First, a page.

The PHY2078’s low crosstalk is a factor in ensuring compatibility between RF video and digital data inside the triple-play module. Transmitter modulation control is based on a lookup table. This technique enables well-controlled extinction ratio setting over the temperature range of -40 to +85°C. The digital automatic-power control loop maintains average power independent of temperature, burst length, or laser aging. Also, a patented startup algorithm enables the APC (Automatic Power Control) loop to find the correct operating point in under 1µs.

On the receiver side, the company offers complementary transimpedance amplifiers (TIAs) for GEPON and GPON with high sensitivity: -33 and -29dBm, respectively, when implemented with PIN photodiodes. These TIAs can be combined with avalanche photodiodes to further increase optical receiver sensitivity.

System sensitivity can be compromised by crosstalk from transmitter to receiver. Care is taken to minimise crosstalk in both the PHY2078 chip implementation and demonstration board layout. The video-path receiver is implemented using a third-party amplifier. By optimising power and ground layout, minimal crosstalk from the digital transmit path is achieved.

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Digital Diagnostic Monitoring specifies that module supply voltage, temperature, laser bias current, transmit power, and receive power are monitored. For GPON triple-play module applications, video-receive power, video-output RF power, and videostage supply voltage are usually added to monitoring requirements.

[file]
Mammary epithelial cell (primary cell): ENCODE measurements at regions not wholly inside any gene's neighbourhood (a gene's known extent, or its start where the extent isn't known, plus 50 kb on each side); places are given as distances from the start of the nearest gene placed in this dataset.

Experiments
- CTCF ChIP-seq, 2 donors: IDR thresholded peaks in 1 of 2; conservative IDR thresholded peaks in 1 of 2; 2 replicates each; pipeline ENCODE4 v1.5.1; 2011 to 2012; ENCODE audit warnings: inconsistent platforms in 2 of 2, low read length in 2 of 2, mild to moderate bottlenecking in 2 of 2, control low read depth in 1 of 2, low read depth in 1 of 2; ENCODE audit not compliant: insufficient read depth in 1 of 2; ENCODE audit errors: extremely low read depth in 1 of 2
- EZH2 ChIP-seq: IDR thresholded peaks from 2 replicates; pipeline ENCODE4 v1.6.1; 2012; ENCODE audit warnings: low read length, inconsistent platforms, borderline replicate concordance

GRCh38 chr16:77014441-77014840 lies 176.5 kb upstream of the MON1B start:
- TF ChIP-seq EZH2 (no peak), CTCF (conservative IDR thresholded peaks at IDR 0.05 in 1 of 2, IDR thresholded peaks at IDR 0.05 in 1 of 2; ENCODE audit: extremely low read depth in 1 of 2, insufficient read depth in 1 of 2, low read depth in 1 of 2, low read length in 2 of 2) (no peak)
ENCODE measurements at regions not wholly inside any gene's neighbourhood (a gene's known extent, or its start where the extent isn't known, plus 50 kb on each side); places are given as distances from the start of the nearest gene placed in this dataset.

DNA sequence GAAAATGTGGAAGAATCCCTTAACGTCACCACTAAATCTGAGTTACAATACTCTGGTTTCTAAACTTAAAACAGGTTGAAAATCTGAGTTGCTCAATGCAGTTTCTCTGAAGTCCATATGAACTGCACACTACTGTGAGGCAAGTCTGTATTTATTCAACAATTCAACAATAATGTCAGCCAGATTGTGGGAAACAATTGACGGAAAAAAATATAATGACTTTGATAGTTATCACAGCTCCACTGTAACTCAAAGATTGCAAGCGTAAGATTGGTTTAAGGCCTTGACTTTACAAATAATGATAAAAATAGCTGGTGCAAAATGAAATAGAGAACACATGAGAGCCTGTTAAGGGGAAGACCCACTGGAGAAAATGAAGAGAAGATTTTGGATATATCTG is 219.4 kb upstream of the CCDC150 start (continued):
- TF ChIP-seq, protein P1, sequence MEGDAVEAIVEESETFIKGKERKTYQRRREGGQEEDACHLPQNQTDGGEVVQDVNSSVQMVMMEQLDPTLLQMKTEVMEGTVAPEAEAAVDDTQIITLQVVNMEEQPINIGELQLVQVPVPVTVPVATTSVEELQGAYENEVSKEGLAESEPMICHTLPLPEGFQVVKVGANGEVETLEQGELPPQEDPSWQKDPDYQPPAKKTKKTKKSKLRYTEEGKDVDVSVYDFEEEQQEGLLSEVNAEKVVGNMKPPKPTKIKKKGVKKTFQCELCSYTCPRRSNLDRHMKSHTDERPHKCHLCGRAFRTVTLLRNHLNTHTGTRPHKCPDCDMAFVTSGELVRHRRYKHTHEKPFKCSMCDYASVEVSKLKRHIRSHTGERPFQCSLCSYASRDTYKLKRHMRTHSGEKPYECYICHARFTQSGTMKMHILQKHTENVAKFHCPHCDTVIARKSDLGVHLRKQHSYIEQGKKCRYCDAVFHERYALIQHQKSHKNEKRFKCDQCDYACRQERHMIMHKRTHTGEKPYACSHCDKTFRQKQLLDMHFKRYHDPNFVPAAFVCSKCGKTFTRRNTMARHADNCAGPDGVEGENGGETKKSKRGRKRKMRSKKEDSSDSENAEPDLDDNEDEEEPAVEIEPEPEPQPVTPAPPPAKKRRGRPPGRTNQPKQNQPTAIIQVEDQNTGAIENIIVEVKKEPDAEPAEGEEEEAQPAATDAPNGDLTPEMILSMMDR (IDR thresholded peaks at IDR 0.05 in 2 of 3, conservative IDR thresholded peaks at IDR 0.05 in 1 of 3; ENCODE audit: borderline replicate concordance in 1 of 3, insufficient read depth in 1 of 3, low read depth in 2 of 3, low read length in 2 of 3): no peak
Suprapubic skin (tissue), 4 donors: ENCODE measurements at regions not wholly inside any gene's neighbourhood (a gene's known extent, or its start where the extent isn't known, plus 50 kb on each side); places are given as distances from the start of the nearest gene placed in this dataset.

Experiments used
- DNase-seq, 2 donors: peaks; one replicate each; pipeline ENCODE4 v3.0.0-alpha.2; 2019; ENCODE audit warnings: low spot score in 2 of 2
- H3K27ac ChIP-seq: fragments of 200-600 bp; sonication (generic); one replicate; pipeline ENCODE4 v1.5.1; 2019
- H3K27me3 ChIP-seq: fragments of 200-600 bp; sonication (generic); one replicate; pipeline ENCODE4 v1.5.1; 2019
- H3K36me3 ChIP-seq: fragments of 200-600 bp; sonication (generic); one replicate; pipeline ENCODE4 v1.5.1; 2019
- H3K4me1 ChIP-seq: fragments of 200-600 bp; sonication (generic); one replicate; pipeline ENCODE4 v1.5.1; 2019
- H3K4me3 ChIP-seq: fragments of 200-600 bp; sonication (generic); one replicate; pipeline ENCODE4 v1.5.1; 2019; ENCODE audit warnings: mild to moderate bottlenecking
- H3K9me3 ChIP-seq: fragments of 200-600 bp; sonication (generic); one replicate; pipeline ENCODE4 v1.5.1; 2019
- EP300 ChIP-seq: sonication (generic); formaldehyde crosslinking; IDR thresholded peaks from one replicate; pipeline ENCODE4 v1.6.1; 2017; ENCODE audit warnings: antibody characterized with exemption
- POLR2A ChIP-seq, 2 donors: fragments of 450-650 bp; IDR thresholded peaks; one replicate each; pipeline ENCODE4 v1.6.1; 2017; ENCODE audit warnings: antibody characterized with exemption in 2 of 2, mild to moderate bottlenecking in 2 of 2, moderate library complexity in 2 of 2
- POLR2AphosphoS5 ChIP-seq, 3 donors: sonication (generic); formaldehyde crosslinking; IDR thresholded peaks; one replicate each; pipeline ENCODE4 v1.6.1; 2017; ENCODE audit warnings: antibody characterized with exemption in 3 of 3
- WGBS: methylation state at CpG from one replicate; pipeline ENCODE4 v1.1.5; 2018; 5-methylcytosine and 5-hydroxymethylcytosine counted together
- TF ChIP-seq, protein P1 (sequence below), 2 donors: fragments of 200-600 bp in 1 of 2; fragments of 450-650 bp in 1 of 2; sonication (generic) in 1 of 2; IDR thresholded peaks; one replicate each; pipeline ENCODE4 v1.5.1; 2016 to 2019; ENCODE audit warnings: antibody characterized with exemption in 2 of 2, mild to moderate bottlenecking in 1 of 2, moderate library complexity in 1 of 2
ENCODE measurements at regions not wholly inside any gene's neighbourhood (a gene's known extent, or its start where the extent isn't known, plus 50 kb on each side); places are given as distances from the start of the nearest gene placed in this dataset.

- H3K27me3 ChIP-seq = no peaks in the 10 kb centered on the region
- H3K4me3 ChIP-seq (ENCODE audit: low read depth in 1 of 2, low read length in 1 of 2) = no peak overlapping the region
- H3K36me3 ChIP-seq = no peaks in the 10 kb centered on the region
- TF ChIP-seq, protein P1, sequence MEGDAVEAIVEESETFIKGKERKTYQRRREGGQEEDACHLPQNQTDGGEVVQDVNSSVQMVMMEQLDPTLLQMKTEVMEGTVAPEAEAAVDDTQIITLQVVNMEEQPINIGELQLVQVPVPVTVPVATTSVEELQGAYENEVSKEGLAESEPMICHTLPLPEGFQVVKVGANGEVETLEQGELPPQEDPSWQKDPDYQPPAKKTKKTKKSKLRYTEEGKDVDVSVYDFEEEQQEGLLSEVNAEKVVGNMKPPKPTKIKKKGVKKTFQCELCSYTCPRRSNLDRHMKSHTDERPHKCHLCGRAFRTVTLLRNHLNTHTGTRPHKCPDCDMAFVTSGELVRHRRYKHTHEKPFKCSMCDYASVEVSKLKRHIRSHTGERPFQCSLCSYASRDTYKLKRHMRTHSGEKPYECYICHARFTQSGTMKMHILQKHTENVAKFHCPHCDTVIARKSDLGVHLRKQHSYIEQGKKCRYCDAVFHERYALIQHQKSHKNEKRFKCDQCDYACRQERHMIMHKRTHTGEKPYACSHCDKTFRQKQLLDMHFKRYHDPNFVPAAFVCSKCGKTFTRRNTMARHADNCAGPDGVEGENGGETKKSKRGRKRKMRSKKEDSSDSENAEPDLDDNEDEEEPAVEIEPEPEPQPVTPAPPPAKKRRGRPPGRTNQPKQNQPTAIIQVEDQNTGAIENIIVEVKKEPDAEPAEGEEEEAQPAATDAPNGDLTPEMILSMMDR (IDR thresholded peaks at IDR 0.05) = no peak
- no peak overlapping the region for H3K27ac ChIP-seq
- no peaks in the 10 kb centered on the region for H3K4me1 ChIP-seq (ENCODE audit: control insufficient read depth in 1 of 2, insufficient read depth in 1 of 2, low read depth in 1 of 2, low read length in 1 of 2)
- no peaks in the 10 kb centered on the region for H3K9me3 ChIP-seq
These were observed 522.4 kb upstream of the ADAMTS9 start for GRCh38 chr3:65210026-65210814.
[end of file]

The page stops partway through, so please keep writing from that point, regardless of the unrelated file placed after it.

To implement these monitors, the Phyworks optical module demonstrator includes an MCU that uses ADC and DAC information from the PHY2078, plus measurements taken by its own ADC. It then reports these values over an I2C interface.

The triplexor on the demonstrator module is based on the Phyworks PHY1097 transimpedance TIA.


The integrated nature of the PHY2078 enables a triple-play optical module to be implemented on a single-sided board, reducing both design and assembly costs.

During module production, parameters usually must be adjusted to ensure the correct optical performance of the unit. In first-generation laser-driver solutions, this meant physically changing resistors.

Using the PHY2078, all parameters are set using digital registers, which are then stored in nonvolatile memory. This implementation facilitates a fully automated test setup, as required for high-throughput, lowcost manufacturing.


Low power consumption in the optical module is important from several perspectives. First, in GPON systems, backup power must be provided to enable emergency calls in case of power outage. Backup power is expensive and lower power consumption reduces the amount of backup power that’s needed.

Second, power consumption translates into heat, which can have a negative effect on the lifetime of the system. Reducing the power consumption will extend operating life, and thus lower the cost of ownership.

Third, most GPON systems are placed in a “hardened environment,” since they’re going to be located outside. The addition of internally generated heat can mean that the laser will have to operate at much higher temperatures, which will severely impact efficiency. Lowering the power consumption will drop the temperature. Furthermore, it makes it possible for the laser to operate at a more efficient point.